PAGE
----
Lazard, a global financial firm, has announced plans to reduce its workforce by 10% as part of its cost-saving initiatives. The layoffs will impact all of Lazard's businesses, including financial advisory, corporate, and asset management. Lazard took a $21 million charge in the first quarter, and expects an additional charge of approximately $95 million throughout the year. Lazard's CEO, Kenneth M. Jacobs, stated that the cost-saving initiatives are being implemented to align with the current environment and create flexibility for strategic investments in the business. With 3,402 employees as of December 31, it is estimated that around 340 jobs will be eliminated. Recent developments show that Lazard Asset Management experienced a sequential increase in assets under management, driven by market appreciation, foreign exchange, and net inflows, although there was a year-on-year decrease.

LYFT: LYFT, INC. (1,072 employees and an additional 250 positions not being hired)

Sector: Technology
Industry: Software—Application
Subindustry: Food And Other Delievery Services

Ride-hailing app Lyft recently announced that it will lay off 1,072 employees, which accounts for approximately 26% of its corporate workforce. Additionally, Lyft stated that it will not be hiring for 250 open positions. These layoffs were mentioned in an SEC filing and follow a previous 13% reduction in headcount in November 2022. The decision to downsize comes shortly after the appointment of Lyft's new CEO, David Risher, who has emphasized the importance of streamlining operations to better serve the needs of riders and drivers. Lyft's stock has struggled since its initial public offering in 2019 and is currently down about 8% for the year. The tech industry as a whole has experienced challenges, with over 184,000 tech employees losing their jobs in 2023 according to data from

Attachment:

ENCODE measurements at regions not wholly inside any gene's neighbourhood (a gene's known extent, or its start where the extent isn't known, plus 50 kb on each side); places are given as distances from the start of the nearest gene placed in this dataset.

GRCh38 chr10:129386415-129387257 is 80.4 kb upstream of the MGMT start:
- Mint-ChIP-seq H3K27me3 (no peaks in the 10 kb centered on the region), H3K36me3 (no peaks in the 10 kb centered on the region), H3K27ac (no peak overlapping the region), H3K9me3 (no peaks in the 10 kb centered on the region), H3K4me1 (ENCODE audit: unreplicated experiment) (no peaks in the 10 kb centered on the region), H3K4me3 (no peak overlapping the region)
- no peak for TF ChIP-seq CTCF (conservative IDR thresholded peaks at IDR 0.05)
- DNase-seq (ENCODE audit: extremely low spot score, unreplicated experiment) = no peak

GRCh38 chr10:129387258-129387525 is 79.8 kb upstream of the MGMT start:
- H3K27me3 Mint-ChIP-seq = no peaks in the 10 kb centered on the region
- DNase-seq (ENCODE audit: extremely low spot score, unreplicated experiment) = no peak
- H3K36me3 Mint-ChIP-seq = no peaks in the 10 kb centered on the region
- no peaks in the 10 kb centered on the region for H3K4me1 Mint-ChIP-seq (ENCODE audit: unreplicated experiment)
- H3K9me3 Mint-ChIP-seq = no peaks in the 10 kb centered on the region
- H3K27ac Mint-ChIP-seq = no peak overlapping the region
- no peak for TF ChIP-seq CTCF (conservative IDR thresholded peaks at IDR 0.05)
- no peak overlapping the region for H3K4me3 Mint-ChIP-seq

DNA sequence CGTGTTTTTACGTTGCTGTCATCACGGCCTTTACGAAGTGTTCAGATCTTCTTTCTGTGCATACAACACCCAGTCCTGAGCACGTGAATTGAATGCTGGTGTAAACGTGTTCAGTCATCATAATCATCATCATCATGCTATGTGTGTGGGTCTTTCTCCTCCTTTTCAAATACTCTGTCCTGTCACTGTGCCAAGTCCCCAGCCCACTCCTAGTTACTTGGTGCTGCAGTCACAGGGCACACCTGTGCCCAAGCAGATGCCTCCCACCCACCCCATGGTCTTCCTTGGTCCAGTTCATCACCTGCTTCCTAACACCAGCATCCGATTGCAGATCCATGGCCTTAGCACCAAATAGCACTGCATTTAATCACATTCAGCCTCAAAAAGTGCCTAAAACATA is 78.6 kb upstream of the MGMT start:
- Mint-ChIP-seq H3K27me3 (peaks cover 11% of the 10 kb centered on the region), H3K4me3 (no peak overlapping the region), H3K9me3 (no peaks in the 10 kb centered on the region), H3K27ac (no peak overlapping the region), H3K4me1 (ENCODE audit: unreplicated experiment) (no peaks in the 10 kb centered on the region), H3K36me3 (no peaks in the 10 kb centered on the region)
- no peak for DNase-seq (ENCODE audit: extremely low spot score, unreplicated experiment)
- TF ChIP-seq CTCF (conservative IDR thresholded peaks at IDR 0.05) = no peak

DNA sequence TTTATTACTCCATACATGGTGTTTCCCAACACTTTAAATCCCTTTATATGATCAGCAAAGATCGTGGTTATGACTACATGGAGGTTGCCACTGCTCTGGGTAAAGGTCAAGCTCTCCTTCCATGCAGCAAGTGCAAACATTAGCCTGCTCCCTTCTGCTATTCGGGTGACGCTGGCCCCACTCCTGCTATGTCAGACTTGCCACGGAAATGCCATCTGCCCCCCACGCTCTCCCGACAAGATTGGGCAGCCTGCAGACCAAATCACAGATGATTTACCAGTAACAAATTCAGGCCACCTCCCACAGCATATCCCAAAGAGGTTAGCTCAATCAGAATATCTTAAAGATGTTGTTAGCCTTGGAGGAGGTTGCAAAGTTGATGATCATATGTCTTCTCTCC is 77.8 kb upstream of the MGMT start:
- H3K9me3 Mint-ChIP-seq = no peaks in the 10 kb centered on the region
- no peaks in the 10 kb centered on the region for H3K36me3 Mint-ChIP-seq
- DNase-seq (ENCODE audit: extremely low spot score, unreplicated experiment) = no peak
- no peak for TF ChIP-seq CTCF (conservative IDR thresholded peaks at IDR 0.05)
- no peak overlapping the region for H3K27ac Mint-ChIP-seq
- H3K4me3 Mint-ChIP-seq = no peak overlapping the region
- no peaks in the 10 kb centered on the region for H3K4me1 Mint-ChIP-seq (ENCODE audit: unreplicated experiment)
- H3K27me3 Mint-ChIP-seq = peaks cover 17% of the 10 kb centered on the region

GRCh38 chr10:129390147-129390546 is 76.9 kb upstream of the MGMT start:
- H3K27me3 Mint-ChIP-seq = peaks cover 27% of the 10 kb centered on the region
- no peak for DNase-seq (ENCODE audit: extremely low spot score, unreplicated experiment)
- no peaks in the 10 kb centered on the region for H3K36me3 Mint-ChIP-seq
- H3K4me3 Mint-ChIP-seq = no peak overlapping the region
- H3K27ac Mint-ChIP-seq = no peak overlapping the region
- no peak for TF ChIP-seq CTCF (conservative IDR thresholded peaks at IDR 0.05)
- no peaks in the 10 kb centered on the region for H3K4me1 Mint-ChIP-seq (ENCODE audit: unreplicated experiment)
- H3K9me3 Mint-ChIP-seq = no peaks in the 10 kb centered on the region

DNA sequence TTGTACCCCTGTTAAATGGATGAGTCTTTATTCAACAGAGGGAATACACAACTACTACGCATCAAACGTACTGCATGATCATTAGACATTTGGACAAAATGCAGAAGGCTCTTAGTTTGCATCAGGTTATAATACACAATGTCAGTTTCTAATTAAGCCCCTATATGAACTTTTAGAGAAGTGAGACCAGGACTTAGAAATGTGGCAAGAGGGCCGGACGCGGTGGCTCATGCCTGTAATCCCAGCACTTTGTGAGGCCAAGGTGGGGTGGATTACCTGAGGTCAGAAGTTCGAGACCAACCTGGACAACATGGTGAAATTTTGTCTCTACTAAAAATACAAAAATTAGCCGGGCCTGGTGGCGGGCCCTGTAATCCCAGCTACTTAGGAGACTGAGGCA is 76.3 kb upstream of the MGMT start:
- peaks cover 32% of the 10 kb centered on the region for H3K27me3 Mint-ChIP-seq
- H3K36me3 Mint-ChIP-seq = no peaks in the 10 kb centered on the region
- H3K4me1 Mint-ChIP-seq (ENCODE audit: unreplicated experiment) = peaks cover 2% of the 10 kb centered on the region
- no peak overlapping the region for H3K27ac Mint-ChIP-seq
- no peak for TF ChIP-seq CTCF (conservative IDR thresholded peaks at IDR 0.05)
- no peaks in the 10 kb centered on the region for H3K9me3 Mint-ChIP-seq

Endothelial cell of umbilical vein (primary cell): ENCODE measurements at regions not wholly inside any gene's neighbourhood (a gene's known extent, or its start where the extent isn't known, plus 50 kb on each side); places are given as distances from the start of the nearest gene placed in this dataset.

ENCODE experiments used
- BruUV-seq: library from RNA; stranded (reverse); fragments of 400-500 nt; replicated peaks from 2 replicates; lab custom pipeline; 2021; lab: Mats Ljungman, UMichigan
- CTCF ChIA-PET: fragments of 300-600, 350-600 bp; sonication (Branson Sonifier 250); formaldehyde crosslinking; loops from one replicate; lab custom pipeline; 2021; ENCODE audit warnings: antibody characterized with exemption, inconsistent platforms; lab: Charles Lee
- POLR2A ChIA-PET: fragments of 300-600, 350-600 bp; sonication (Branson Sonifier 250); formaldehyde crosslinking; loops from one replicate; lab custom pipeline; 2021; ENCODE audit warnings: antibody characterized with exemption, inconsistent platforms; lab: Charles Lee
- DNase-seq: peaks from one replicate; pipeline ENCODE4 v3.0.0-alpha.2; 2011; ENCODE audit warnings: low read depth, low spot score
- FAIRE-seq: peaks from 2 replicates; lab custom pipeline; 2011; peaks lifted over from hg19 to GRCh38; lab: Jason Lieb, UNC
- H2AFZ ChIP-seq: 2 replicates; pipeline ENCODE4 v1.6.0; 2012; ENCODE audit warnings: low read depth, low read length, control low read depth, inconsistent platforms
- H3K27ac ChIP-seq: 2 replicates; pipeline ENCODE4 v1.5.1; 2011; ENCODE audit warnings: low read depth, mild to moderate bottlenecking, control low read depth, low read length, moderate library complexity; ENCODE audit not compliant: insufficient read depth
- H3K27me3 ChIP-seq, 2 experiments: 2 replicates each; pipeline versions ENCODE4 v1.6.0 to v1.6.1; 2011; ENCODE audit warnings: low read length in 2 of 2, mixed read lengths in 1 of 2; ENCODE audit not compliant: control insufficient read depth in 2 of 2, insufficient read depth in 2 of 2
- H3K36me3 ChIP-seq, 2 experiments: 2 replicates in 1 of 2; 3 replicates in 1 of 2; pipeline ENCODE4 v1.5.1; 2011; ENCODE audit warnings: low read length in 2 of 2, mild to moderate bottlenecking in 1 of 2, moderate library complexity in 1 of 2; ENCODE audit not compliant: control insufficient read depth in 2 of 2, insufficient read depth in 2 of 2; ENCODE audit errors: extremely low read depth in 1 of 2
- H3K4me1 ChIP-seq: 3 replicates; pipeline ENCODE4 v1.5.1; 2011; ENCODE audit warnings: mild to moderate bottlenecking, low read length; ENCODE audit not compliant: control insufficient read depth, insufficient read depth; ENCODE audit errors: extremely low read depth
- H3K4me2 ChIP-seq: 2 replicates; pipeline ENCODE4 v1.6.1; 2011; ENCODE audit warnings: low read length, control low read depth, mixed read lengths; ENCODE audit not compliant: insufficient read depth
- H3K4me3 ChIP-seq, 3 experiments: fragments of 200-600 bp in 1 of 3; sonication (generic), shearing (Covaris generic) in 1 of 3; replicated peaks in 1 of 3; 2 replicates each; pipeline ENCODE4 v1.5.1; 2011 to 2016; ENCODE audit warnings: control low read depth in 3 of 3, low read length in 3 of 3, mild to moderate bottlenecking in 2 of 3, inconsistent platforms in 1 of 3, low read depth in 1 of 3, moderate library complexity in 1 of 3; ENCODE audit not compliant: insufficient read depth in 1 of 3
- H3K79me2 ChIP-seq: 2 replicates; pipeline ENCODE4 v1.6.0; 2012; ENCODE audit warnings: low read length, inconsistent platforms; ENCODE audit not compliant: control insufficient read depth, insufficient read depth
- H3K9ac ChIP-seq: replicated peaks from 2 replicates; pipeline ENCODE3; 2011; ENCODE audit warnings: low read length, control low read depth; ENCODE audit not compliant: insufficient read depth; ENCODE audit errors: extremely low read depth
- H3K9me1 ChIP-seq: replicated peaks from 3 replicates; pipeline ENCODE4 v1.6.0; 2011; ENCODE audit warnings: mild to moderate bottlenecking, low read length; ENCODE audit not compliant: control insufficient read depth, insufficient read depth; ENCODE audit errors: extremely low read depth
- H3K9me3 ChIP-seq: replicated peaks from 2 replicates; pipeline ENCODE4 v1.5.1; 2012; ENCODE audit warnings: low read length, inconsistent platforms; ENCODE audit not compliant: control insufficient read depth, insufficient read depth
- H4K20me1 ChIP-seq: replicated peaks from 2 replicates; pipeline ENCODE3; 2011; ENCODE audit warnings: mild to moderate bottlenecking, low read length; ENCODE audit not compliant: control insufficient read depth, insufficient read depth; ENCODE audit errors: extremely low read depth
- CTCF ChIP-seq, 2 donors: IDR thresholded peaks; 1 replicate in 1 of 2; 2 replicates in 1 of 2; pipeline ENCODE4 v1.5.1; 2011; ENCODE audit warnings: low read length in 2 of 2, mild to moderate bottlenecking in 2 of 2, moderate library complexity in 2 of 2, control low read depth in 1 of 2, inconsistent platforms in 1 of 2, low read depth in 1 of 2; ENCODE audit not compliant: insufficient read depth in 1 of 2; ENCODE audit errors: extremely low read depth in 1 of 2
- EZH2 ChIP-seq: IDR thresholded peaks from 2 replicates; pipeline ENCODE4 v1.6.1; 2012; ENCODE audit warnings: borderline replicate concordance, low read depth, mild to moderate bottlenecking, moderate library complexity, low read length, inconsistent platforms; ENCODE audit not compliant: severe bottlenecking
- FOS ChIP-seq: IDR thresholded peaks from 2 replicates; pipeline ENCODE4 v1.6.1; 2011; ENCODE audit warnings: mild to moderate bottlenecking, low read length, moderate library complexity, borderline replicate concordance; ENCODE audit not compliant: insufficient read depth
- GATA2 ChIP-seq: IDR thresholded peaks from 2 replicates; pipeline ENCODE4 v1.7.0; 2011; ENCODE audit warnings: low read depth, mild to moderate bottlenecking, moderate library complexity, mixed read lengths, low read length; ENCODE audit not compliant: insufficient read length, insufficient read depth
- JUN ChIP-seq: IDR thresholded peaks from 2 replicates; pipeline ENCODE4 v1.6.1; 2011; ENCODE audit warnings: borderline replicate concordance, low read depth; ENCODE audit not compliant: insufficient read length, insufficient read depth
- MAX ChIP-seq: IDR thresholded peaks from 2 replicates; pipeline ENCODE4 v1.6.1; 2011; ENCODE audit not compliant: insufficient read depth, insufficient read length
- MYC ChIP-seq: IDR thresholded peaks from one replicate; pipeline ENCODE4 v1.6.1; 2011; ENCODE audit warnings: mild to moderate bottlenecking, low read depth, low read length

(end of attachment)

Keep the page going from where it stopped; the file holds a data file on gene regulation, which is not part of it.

SGMO: SANGAMO THERAPEUTICS, INC. (Approximately 120 roles)

Sector: Healthcare
Industry: Biotechnology
Subindustry: Biological Products

Sangamo Therapeutics, a genomic medicines company, recently announced a strategic pipeline prioritization and corporate restructuring, which includes a workforce reduction of approximately 27% in the US. The decision to lay off employees was driven by the need to focus on their most promising programs, such as the Nav1.7 target for chronic neuropathic pain, the Fabry Phase 3 trial readiness, and the TX200 CAR-Treg clinical study for kidney transplantation. Sangamo aims to allocate resources towards these programs and increase their chances of success. The layoff was also influenced by a broader cost reduction initiative and the previously announced portfolio prioritization. Recent developments include the dosing of patients in their clinical trials and the positive regulatory feedback received. A conference call and webcast discussing these updates were scheduled for April 27, 2023.

The numbers presented are derived from the statements released by the respective companies.